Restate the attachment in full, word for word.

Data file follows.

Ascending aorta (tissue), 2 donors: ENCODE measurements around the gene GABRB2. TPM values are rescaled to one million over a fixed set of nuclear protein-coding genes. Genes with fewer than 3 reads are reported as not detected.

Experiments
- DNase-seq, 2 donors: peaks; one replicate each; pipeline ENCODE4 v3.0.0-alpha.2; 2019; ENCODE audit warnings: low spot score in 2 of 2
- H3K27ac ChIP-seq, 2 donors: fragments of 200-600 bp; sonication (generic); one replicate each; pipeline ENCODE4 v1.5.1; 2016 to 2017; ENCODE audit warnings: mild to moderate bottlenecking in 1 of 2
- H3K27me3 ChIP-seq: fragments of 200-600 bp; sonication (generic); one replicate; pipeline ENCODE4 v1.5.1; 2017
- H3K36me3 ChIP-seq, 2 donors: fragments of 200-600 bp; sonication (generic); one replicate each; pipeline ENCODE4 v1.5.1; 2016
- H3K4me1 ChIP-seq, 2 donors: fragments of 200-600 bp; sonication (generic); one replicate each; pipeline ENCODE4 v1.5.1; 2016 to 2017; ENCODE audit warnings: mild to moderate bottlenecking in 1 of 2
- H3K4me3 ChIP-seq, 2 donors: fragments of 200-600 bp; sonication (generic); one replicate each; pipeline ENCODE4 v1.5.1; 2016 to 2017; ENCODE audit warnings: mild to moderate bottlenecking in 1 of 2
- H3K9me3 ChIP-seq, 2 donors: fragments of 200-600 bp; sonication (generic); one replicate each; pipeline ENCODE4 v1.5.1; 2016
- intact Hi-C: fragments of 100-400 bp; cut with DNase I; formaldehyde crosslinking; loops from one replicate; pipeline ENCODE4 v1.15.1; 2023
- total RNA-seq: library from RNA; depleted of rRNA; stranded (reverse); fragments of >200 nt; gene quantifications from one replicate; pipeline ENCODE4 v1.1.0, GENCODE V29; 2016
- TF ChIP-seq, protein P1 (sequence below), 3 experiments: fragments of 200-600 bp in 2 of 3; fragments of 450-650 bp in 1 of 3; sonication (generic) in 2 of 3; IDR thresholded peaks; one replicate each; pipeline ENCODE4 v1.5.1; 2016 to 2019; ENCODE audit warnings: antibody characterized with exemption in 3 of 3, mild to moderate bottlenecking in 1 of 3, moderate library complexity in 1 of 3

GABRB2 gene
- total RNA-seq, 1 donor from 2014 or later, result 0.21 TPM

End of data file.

Ascending aorta (tissue), 2 donors: ENCODE measurements around the gene GABRB2. TPM values are rescaled to one million over a fixed set of nuclear protein-coding genes. Genes with fewer than 3 reads are reported as not detected.

Experiments
- DNase-seq, 2 donors: peaks; one replicate each; pipeline ENCODE4 v3.0.0-alpha.2; 2019; ENCODE audit warnings: low spot score in 2 of 2
- H3K27ac ChIP-seq, 2 donors: fragments of 200-600 bp; sonication (generic); one replicate each; pipeline ENCODE4 v1.5.1; 2016 to 2017; ENCODE audit warnings: mild to moderate bottlenecking in 1 of 2
- H3K27me3 ChIP-seq: fragments of 200-600 bp; sonication (generic); one replicate; pipeline ENCODE4 v1.5.1; 2017
- H3K36me3 ChIP-seq, 2 donors: fragments of 200-600 bp; sonication (generic); one replicate each; pipeline ENCODE4 v1.5.1; 2016
- H3K4me1 ChIP-seq, 2 donors: fragments of 200-600 bp; sonication (generic); one replicate each; pipeline ENCODE4 v1.5.1; 2016 to 2017; ENCODE audit warnings: mild to moderate bottlenecking in 1 of 2
- H3K4me3 ChIP-seq, 2 donors: fragments of 200-600 bp; sonication (generic); one replicate each; pipeline ENCODE4 v1.5.1; 2016 to 2017; ENCODE audit warnings: mild to moderate bottlenecking in 1 of 2
- H3K9me3 ChIP-seq, 2 donors: fragments of 200-600 bp; sonication (generic); one replicate each; pipeline ENCODE4 v1.5.1; 2016
- intact Hi-C: fragments of 100-400 bp; cut with DNase I; formaldehyde crosslinking; loops from one replicate; pipeline ENCODE4 v1.15.1; 2023
- total RNA-seq: library from RNA; depleted of rRNA; stranded (reverse); fragments of >200 nt; gene quantifications from one replicate; pipeline ENCODE4 v1.1.0, GENCODE V29; 2016
- TF ChIP-seq, protein P1 (sequence below), 3 experiments: fragments of 200-600 bp in 2 of 3; fragments of 450-650 bp in 1 of 3; sonication (generic) in 2 of 3; IDR thresholded peaks; one replicate each; pipeline ENCODE4 v1.5.1; 2016 to 2019; ENCODE audit warnings: antibody characterized with exemption in 3 of 3, mild to moderate bottlenecking in 1 of 3, moderate library complexity in 1 of 3

GABRB2 gene
- total RNA-seq, 1 donor from 2014 or later, result 0.21 TPM